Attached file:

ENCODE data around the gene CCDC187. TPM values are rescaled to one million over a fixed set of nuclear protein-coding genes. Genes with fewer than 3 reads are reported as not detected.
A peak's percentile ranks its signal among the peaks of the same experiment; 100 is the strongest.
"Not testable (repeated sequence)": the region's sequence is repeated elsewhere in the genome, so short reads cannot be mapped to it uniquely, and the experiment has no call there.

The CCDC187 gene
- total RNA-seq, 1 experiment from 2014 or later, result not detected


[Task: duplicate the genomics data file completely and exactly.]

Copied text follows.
ENCODE data around the gene CCDC187. TPM values are rescaled to one million over a fixed set of nuclear protein-coding genes. Genes with fewer than 3 reads are reported as not detected.
A peak's percentile ranks its signal among the peaks of the same experiment; 100 is the strongest.
"Not testable (repeated sequence)": the region's sequence is repeated elsewhere in the genome, so short reads cannot be mapped to it uniquely, and the experiment has no call there.

The CCDC187 gene
- total RNA-seq, 1 experiment from 2014 or later, result not detected